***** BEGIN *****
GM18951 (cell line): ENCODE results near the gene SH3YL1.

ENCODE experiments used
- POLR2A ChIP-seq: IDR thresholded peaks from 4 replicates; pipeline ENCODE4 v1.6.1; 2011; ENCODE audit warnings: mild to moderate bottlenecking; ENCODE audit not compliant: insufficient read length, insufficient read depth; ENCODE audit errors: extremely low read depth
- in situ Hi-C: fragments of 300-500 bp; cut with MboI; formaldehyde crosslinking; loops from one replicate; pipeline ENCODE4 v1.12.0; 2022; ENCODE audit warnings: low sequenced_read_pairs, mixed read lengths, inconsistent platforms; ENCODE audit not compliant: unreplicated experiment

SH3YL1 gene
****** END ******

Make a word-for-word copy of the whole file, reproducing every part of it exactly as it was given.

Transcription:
GM18951 (cell line): ENCODE results near the gene SH3YL1.

ENCODE experiments used
- POLR2A ChIP-seq: IDR thresholded peaks from 4 replicates; pipeline ENCODE4 v1.6.1; 2011; ENCODE audit warnings: mild to moderate bottlenecking; ENCODE audit not compliant: insufficient read length, insufficient read depth; ENCODE audit errors: extremely low read depth
- in situ Hi-C: fragments of 300-500 bp; cut with MboI; formaldehyde crosslinking; loops from one replicate; pipeline ENCODE4 v1.12.0; 2022; ENCODE audit warnings: low sequenced_read_pairs, mixed read lengths, inconsistent platforms; ENCODE audit not compliant: unreplicated experiment

SH3YL1 gene